I suppose you have to admire their consistency. Disney’s latest live-action remake, Aladdin, is another bloated, poorly executed and frankly unnecessary re-creation of a beloved cartoon. The writing is clumsy and so obviously written by two middle-aged white men trying to be woke. The visuals ought to be stunning, but at times are so noticeably filmed on a green screen it’s nearly impossible to enjoy. A Whole New World, easily the high point of the original film, is here difficult to watch because the CGI is so poorly executed it feels like a filmmaking 101 tribute and not a multi-million dollar remake.
Will Smith, bless his heart, does his ardent best as Genie, but he’s just not a great singer, which is readily apparent as he jumps into Arabian Nights to open the film. Between that and the distracting, and frankly just plain awful CGI rendering, he comes across as a Blue Man Group reject looking for work. Hardly a fitting replacement for the inimitable Robin Williams.
With a diverse cast, Disney has corrected its previous mistake of casting all white voice actors, but God forbid any of them actually have a Middle-Eastern accent. The only major character with a semblance of one is Navid Negahban’s Sultan, who sounds more like he’s trying to hide his natural Iranian accent than deliberately speaking with one, while his daughter, Jasmine, has a very distinct American accent. Naomi Scott is a British actress of Indian descent so there is no comprehensible reason for making her affect a fake American accent in a film supposedly set in Arabia.
As for Jafar, it’s hard to remember a movie villain so deeply uninteresting. He’s not particularly menacing, nor is he funny or clever. He just sort of exists as The Big Bad and there is no point at which he steals a scene despite literally stealing the kingdom. The most interesting part of Jafar is his parrot, Iago (voiced by Alan Tudyk), although even he barely raises a wry chuckle.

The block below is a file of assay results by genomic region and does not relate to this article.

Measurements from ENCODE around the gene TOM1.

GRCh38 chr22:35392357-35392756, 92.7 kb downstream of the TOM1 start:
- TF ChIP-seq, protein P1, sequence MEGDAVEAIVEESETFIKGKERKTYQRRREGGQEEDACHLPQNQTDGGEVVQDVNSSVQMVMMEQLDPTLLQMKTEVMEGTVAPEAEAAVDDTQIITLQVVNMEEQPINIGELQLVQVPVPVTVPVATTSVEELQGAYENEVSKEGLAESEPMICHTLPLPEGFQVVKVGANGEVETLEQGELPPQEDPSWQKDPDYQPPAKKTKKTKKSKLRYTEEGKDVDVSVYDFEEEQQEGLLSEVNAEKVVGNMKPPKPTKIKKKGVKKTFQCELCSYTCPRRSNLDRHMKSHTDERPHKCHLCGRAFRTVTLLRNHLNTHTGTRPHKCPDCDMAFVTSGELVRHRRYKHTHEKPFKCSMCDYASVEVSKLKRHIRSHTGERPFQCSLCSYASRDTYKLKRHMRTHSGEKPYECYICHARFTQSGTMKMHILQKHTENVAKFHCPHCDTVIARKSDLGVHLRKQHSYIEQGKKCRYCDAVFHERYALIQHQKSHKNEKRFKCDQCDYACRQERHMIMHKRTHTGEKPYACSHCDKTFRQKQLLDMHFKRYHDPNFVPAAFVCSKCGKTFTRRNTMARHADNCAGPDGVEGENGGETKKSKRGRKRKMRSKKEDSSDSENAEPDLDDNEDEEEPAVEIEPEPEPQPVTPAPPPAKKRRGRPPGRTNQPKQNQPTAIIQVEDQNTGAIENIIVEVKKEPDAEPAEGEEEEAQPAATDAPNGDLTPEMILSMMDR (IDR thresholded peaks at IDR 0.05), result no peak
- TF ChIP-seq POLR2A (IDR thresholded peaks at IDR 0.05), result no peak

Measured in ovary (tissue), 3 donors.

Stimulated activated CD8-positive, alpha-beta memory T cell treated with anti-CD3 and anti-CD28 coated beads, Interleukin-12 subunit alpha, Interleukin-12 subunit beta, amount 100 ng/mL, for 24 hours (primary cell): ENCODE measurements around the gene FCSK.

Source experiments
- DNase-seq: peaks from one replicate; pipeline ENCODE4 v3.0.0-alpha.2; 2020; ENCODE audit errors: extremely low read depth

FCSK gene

In fairness to the film, both Mena Massoud and Naomi Scott put in decent turns and they make a lovely couple with genuine chemistry. But there is no point where it feels even remotely possible that Aladdin isn’t going to get the girl, so it’s hard to really feel any passion or connection to their story.
Neither particularly funny nor dramatic, Aladdin never escapes the success of its predecessor. It doesn’t even bother to try and be different from the original, which makes its failures all the more prominent. At 2 hours and 8 minutes, nearly 40 minutes longer than the cartoon, there is nothing which is improved by the extended length, and instead lumbers through with the pace and grace of a CGI elephant.
Disney’s decision to use washed-up directors past their prime is again on show, and Guy Ritchie’s selection is particularly puzzling. His best films are edgy, violent and not rated PG, so much like the choice of Tim Burton for Dumbo [read the review], Disney appears to have hired Guy Ritchie and told him not to make it a Guy Ritchie film. The result is a movie with shoddy pacing, mediocre singing and acting, and frankly awful writing.
At least Tim Burton’s Dumbo tried to do something unique. This however, is a spectacular waste of money and time, and an unforgiveable money grab that exposes all that is wrong with Disney’s decision to make a quick buck rather than a quality original film. If Dumbo was a failure of rather epic proportions, Aladdin is a monument to mediocrity — a film which fails to evoke any real emotion, be it laughter, empathy or tension, despite being almost a scene for scene facsimile of the magical cartoon original.